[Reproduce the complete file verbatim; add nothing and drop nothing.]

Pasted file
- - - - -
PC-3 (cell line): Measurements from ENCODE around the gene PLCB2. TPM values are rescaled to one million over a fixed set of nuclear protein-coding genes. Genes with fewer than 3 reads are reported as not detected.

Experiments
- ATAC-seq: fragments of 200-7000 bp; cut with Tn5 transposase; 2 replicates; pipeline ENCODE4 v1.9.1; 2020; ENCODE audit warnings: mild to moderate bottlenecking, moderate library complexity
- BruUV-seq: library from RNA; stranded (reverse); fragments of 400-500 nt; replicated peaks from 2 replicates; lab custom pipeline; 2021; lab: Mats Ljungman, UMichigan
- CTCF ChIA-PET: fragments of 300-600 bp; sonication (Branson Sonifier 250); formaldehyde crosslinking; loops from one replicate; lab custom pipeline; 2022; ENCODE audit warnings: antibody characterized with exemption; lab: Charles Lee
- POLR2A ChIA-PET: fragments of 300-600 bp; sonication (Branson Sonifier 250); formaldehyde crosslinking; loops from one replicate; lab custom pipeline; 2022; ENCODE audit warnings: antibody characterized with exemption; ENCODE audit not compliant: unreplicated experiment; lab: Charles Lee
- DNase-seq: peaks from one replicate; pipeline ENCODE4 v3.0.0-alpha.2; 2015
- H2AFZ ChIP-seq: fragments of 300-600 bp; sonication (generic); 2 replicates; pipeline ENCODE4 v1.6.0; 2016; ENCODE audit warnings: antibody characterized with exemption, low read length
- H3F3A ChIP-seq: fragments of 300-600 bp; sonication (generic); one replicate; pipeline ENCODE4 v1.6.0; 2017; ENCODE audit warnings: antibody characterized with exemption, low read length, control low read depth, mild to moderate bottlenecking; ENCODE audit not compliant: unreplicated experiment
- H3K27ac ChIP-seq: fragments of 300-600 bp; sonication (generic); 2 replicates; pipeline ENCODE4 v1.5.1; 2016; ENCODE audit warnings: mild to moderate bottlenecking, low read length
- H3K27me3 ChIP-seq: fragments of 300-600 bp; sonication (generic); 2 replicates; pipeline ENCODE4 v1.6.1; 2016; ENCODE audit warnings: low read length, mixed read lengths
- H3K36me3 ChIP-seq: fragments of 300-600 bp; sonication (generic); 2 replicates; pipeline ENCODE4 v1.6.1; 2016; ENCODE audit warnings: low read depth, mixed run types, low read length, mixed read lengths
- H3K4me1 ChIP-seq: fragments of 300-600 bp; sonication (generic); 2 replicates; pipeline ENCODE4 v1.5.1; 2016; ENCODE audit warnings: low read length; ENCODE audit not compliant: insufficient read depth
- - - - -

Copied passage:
PC-3 (cell line): Measurements from ENCODE around the gene PLCB2. TPM values are rescaled to one million over a fixed set of nuclear protein-coding genes. Genes with fewer than 3 reads are reported as not detected.

Experiments
- ATAC-seq: fragments of 200-7000 bp; cut with Tn5 transposase; 2 replicates; pipeline ENCODE4 v1.9.1; 2020; ENCODE audit warnings: mild to moderate bottlenecking, moderate library complexity
- BruUV-seq: library from RNA; stranded (reverse); fragments of 400-500 nt; replicated peaks from 2 replicates; lab custom pipeline; 2021; lab: Mats Ljungman, UMichigan
- CTCF ChIA-PET: fragments of 300-600 bp; sonication (Branson Sonifier 250); formaldehyde crosslinking; loops from one replicate; lab custom pipeline; 2022; ENCODE audit warnings: antibody characterized with exemption; lab: Charles Lee
- POLR2A ChIA-PET: fragments of 300-600 bp; sonication (Branson Sonifier 250); formaldehyde crosslinking; loops from one replicate; lab custom pipeline; 2022; ENCODE audit warnings: antibody characterized with exemption; ENCODE audit not compliant: unreplicated experiment; lab: Charles Lee
- DNase-seq: peaks from one replicate; pipeline ENCODE4 v3.0.0-alpha.2; 2015
- H2AFZ ChIP-seq: fragments of 300-600 bp; sonication (generic); 2 replicates; pipeline ENCODE4 v1.6.0; 2016; ENCODE audit warnings: antibody characterized with exemption, low read length
- H3F3A ChIP-seq: fragments of 300-600 bp; sonication (generic); one replicate; pipeline ENCODE4 v1.6.0; 2017; ENCODE audit warnings: antibody characterized with exemption, low read length, control low read depth, mild to moderate bottlenecking; ENCODE audit not compliant: unreplicated experiment
- H3K27ac ChIP-seq: fragments of 300-600 bp; sonication (generic); 2 replicates; pipeline ENCODE4 v1.5.1; 2016; ENCODE audit warnings: mild to moderate bottlenecking, low read length
- H3K27me3 ChIP-seq: fragments of 300-600 bp; sonication (generic); 2 replicates; pipeline ENCODE4 v1.6.1; 2016; ENCODE audit warnings: low read length, mixed read lengths
- H3K36me3 ChIP-seq: fragments of 300-600 bp; sonication (generic); 2 replicates; pipeline ENCODE4 v1.6.1; 2016; ENCODE audit warnings: low read depth, mixed run types, low read length, mixed read lengths
- H3K4me1 ChIP-seq: fragments of 300-600 bp; sonication (generic); 2 replicates; pipeline ENCODE4 v1.5.1; 2016; ENCODE audit warnings: low read length; ENCODE audit not compliant: insufficient read depth